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the Degree Confluence Project
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Denmark

16.0 km (9.9 miles) NW of Sejerby, Sejerø (Island), Vestsjælland, Denmark
Approx. altitude: 0 m (0 ft)
([?] maps: Google MapQuest Multimap world confnav)
Antipode: 56°S 169°W

Accuracy: 10 m (32 ft)
Click on any of the images for the full-sized picture.

#2: Patrol Boat P550 of the Royal Danish Navy #3: Mine Layer N82 of the Royal Danish Navy #4: High speed ferry between Århus and Færgehavn #5: Sjællandsrev North Lighthouse #6: Sjællands Odde Peninsula #7: GPS #8: Chimneys of the power station of Kalundborg #9: The Island of Samsø #10: Jylland Peninsula

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  56°N 11°E (visit #3) (secondary) 

#1: Lighthouse of Sejerø Island

(visited by Captain Peter and Leon Leprozo)

31-Aug-2004 -- On our way from St.-Petersburg to the port of Scheveningen (Netherlands) today we were transiting the Danish Straits outbound the Baltic Sea, and I decided to revisit 56N 11E with my new digicam, enabling me to zoom now full power everything as close as I wish.

The confluence is located at the northern end of the Samsø Bælt, and what we saw closest to it was the Royal Danish Navy in manoeuvre. A patrol boat and a Mine Layer, for which the NATO-code "N" stands for.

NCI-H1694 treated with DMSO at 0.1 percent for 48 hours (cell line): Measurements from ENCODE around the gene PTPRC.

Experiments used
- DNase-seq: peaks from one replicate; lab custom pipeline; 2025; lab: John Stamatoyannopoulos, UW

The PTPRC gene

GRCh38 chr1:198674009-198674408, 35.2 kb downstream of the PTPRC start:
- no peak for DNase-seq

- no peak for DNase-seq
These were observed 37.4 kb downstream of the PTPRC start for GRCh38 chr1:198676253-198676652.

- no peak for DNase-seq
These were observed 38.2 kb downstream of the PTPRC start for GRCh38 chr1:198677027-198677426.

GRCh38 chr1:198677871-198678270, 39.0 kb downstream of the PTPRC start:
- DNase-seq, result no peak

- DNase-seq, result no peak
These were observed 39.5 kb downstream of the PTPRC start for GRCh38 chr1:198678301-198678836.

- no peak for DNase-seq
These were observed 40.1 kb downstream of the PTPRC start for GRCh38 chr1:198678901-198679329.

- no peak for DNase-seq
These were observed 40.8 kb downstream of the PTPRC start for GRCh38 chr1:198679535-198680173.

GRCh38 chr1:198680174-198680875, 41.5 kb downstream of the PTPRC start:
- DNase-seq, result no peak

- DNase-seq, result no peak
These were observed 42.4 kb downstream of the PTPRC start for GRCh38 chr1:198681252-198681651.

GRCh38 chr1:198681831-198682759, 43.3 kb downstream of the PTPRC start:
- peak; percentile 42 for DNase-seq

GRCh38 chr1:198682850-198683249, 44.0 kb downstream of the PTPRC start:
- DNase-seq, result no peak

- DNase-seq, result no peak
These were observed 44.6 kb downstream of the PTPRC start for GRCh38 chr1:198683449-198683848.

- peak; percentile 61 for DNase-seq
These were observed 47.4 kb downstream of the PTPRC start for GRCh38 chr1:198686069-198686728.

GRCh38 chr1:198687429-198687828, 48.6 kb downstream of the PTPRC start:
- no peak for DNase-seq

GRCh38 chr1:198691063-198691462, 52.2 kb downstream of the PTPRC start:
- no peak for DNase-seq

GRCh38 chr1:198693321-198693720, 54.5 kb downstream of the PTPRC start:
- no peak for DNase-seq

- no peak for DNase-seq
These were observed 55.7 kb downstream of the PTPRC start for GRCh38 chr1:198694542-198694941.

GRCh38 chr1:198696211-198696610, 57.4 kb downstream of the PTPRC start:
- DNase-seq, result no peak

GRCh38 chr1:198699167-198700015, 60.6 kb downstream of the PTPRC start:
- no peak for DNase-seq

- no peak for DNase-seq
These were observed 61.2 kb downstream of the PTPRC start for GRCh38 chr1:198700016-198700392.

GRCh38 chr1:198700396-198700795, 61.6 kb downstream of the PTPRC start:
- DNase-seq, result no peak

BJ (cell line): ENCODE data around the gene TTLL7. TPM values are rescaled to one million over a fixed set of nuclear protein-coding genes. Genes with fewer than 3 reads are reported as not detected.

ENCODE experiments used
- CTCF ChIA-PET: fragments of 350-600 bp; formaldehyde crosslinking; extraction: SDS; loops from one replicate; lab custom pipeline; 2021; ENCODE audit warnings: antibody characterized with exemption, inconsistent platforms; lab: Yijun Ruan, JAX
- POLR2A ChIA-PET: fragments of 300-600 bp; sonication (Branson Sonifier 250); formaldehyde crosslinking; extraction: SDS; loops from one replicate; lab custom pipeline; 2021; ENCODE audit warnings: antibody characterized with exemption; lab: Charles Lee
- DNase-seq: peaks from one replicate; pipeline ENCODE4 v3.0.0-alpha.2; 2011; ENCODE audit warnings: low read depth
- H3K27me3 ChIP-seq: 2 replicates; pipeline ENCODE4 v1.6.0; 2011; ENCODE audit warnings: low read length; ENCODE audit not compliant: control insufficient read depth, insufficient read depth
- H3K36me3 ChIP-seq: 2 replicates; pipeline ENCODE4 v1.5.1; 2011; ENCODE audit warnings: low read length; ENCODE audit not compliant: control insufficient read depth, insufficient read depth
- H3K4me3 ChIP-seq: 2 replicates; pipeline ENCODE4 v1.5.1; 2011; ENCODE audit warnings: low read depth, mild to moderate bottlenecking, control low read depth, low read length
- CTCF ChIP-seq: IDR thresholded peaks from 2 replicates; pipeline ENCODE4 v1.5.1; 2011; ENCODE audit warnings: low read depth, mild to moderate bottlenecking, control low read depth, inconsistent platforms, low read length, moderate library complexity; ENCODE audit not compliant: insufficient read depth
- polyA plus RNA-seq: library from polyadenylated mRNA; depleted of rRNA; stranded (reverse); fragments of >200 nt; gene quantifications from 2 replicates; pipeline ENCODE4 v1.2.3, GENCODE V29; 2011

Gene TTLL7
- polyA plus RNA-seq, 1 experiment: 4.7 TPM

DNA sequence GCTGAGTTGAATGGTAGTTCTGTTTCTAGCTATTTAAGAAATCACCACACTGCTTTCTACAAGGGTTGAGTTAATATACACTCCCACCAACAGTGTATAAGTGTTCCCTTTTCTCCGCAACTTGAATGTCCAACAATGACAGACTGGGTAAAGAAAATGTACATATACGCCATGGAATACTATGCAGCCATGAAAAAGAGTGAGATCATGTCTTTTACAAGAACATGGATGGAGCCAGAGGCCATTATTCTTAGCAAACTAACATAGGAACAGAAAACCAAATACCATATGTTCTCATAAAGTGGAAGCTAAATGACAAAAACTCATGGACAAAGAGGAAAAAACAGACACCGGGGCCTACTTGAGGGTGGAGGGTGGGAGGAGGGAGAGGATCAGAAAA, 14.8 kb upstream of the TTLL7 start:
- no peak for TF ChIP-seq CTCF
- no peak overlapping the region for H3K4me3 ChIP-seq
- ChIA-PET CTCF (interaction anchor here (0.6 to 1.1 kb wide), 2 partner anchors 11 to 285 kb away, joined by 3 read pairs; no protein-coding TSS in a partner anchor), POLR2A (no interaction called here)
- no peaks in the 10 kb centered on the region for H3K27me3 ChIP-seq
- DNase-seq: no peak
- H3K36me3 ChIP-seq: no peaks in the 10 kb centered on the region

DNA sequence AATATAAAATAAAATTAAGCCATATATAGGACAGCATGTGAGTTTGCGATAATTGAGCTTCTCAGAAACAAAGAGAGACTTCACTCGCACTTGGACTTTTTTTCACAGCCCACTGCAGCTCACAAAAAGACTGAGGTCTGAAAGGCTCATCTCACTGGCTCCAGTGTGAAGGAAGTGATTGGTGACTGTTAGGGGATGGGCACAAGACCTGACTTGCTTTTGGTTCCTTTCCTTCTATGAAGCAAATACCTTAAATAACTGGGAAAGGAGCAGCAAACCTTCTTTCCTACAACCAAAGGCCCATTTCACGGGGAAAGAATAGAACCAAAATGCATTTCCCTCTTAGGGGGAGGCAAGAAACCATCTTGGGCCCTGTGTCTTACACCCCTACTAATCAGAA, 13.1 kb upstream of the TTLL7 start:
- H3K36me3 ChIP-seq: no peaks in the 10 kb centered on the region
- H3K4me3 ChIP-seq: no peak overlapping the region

Further the confluence lays on the track of the "Hurtigfæren" (High Speed Ferries) between Århus and Færgehavn on the Sjællands Odde, a narrow and long peninsula extening WNW from rthe NW of Denmark's most important island Sjælland. Those were the variable objects.

What a visitor will always see from this confluence is:

to the NE: Sjaellandsrev-North Lighthouse (Position 56°06,2'N / 11°12,1'E)

to the East: the coast of Sjællands Odde peninsula.

to the SE: The island of Sejerø with its beautiful lighthouse

to the South: The coast of Røsnæs - another peninsula extending West from Sjælland Island and the conspicuous chimneys of the power station at Kalundborg.

to the SW: The Island of Samsø.

to the NW: The Danish mainland, i.e. the coast of the Jylland Peninsula.

Addendum: For those sailing the Sea with either cargo ships or yachts and sometimes asking themselves what the codes of NATO navy ships stand for, here a list of the most frequently seen Codes:

R - aircraft carrier (note: aircraft carriers of the US-Navy, contrary to the European ones, are coded "C", as originally they were included in the Cruiser class. So at the beginning they had the code "C" as well. It was not before 1928 when they got an additional "V", which today stands for "Carrier Vessel".
B - battleship
C - cruiser
D - destroyer
F - frigate
S - submarine
N - mine layer
M - mine sweeper
P - patrol boats, small fighting vessels
L - landing ship
A - auxiliary vessel

 All pictures
#1: Lighthouse of Sejerø Island
#2: Patrol Boat P550 of the Royal Danish Navy
#3: Mine Layer N82 of the Royal Danish Navy
#4: High speed ferry between Århus and Færgehavn
#5: Sjællandsrev North Lighthouse
#6: Sjællands Odde Peninsula
#7: GPS
#8: Chimneys of the power station of Kalundborg
#9: The Island of Samsø
#10: Jylland Peninsula
ALL: All pictures on one page (broadband access recommended)
  Notes
In the sea, offshore